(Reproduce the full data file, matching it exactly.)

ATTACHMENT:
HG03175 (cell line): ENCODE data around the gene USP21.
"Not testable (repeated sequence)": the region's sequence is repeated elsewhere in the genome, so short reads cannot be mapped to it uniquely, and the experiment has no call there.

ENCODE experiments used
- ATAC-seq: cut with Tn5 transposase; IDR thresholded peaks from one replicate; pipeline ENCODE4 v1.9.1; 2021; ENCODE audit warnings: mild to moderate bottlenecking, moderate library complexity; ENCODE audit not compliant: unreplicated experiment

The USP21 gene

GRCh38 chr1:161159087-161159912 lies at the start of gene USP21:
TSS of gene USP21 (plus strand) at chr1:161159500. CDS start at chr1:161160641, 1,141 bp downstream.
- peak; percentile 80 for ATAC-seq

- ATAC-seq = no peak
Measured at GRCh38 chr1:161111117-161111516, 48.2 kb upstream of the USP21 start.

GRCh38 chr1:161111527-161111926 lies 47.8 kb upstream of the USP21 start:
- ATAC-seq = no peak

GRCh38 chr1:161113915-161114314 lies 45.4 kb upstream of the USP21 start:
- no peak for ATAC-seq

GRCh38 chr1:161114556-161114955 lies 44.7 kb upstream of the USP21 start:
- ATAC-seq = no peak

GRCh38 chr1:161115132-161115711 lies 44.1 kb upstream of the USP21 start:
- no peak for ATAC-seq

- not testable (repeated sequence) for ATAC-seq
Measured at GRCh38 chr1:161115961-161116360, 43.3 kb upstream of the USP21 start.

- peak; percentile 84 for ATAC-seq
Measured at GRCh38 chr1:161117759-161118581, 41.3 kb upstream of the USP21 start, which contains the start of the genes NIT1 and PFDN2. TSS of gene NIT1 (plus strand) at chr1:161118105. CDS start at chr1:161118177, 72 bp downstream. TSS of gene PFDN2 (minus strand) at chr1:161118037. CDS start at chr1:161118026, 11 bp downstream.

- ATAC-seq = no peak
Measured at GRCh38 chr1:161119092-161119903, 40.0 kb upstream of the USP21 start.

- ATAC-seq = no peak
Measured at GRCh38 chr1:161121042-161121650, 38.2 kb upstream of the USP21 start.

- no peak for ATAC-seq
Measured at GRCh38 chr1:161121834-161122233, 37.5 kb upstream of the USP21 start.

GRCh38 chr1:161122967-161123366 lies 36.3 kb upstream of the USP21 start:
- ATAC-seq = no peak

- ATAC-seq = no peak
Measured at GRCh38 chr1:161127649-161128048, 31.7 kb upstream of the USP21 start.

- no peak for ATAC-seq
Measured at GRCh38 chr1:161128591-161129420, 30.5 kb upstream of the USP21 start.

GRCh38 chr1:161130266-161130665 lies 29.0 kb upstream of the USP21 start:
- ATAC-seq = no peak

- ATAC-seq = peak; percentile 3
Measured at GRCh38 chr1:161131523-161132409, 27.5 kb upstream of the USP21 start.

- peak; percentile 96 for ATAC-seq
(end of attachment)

HG03175 (cell line): ENCODE data around the gene USP21.
"Not testable (repeated sequence)": the region's sequence is repeated elsewhere in the genome, so short reads cannot be mapped to it uniquely, and the experiment has no call there.

ENCODE experiments used
- ATAC-seq: cut with Tn5 transposase; IDR thresholded peaks from one replicate; pipeline ENCODE4 v1.9.1; 2021; ENCODE audit warnings: mild to moderate bottlenecking, moderate library complexity; ENCODE audit not compliant: unreplicated experiment

The USP21 gene

GRCh38 chr1:161159087-161159912 lies at the start of gene USP21:
TSS of gene USP21 (plus strand) at chr1:161159500. CDS start at chr1:161160641, 1,141 bp downstream.
- peak; percentile 80 for ATAC-seq

- ATAC-seq = no peak
Measured at GRCh38 chr1:161111117-161111516, 48.2 kb upstream of the USP21 start.

GRCh38 chr1:161111527-161111926 lies 47.8 kb upstream of the USP21 start:
- ATAC-seq = no peak

GRCh38 chr1:161113915-161114314 lies 45.4 kb upstream of the USP21 start:
- no peak for ATAC-seq

GRCh38 chr1:161114556-161114955 lies 44.7 kb upstream of the USP21 start:
- ATAC-seq = no peak

GRCh38 chr1:161115132-161115711 lies 44.1 kb upstream of the USP21 start:
- no peak for ATAC-seq

- not testable (repeated sequence) for ATAC-seq
Measured at GRCh38 chr1:161115961-161116360, 43.3 kb upstream of the USP21 start.

- peak; percentile 84 for ATAC-seq
Measured at GRCh38 chr1:161117759-161118581, 41.3 kb upstream of the USP21 start, which contains the start of the genes NIT1 and PFDN2. TSS of gene NIT1 (plus strand) at chr1:161118105. CDS start at chr1:161118177, 72 bp downstream. TSS of gene PFDN2 (minus strand) at chr1:161118037. CDS start at chr1:161118026, 11 bp downstream.

- ATAC-seq = no peak
Measured at GRCh38 chr1:161119092-161119903, 40.0 kb upstream of the USP21 start.

- ATAC-seq = no peak
Measured at GRCh38 chr1:161121042-161121650, 38.2 kb upstream of the USP21 start.

- no peak for ATAC-seq
Measured at GRCh38 chr1:161121834-161122233, 37.5 kb upstream of the USP21 start.

GRCh38 chr1:161122967-161123366 lies 36.3 kb upstream of the USP21 start:
- ATAC-seq = no peak

- ATAC-seq = no peak
Measured at GRCh38 chr1:161127649-161128048, 31.7 kb upstream of the USP21 start.

- no peak for ATAC-seq
Measured at GRCh38 chr1:161128591-161129420, 30.5 kb upstream of the USP21 start.

GRCh38 chr1:161130266-161130665 lies 29.0 kb upstream of the USP21 start:
- ATAC-seq = no peak

- ATAC-seq = peak; percentile 3
Measured at GRCh38 chr1:161131523-161132409, 27.5 kb upstream of the USP21 start.

- peak; percentile 96 for ATAC-seq